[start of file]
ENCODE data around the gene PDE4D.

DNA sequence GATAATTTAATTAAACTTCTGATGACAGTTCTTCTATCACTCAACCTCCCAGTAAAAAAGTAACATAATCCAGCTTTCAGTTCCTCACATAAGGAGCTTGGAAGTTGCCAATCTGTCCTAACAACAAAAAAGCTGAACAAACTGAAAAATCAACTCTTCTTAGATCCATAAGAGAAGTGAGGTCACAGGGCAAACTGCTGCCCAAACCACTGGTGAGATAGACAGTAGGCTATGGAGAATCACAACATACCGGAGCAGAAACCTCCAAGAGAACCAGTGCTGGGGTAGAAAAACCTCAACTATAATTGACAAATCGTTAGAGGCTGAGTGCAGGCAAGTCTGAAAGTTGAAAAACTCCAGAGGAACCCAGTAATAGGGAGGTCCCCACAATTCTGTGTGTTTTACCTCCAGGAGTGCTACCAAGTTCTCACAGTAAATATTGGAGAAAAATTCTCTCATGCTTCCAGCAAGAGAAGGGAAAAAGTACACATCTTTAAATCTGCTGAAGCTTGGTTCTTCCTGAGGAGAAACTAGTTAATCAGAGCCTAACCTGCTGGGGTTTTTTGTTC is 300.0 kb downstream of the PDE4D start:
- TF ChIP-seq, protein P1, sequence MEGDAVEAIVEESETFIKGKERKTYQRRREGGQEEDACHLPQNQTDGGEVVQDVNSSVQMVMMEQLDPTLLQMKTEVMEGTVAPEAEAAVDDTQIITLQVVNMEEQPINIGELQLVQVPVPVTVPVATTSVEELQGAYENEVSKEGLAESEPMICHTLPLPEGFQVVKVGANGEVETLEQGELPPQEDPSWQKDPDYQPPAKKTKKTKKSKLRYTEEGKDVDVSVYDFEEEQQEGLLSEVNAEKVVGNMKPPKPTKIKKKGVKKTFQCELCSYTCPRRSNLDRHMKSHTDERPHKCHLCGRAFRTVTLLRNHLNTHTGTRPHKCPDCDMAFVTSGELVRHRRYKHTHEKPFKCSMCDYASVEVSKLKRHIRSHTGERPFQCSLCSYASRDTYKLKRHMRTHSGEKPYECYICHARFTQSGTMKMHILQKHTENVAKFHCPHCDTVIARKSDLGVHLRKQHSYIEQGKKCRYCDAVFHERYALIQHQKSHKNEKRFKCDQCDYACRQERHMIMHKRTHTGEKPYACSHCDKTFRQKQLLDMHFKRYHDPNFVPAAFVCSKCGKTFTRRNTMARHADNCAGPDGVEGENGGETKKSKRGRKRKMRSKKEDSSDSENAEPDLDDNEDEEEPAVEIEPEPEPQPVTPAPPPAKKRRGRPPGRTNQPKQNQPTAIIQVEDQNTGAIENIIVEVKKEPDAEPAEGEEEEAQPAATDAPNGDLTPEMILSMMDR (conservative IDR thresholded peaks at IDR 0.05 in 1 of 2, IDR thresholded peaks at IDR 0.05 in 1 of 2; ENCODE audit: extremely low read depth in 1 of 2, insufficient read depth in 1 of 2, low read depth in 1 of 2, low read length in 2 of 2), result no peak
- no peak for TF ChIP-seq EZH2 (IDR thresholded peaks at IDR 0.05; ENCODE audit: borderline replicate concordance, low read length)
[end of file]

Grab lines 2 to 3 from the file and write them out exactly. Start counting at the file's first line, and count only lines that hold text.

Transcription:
DNA sequence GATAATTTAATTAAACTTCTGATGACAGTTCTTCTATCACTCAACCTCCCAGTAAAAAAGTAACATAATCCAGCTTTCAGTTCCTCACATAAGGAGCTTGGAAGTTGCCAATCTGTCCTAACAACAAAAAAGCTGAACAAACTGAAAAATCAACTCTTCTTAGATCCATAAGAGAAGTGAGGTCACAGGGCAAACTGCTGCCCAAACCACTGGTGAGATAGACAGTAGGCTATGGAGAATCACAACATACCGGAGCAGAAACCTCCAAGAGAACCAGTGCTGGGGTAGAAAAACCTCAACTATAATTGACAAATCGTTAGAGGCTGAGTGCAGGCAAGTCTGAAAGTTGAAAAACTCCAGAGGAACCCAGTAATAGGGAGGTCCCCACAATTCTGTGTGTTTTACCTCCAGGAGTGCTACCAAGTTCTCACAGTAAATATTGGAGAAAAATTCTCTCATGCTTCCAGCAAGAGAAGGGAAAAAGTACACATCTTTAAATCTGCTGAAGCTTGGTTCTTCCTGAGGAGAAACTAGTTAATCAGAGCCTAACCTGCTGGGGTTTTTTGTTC is 300.0 kb downstream of the PDE4D start:
- TF ChIP-seq, protein P1, sequence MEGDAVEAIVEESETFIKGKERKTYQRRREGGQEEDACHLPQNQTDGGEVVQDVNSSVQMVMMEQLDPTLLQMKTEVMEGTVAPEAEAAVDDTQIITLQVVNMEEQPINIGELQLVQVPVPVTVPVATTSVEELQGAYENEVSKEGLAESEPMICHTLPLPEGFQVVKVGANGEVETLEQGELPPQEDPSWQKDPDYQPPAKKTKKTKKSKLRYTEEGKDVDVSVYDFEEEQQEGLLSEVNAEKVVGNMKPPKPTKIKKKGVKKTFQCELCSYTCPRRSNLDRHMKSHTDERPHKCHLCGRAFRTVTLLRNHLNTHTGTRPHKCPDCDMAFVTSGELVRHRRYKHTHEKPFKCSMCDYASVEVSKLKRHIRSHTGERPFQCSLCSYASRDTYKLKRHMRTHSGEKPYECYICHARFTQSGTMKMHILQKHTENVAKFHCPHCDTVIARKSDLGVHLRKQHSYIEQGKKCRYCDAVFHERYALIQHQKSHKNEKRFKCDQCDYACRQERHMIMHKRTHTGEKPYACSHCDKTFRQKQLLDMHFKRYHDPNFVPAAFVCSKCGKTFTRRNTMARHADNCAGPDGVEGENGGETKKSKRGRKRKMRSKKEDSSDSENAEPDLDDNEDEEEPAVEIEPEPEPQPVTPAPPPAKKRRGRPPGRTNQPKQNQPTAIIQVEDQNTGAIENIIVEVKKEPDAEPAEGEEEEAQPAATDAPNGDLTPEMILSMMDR (conservative IDR thresholded peaks at IDR 0.05 in 1 of 2, IDR thresholded peaks at IDR 0.05 in 1 of 2; ENCODE audit: extremely low read depth in 1 of 2, insufficient read depth in 1 of 2, low read depth in 1 of 2, low read length in 2 of 2), result no peak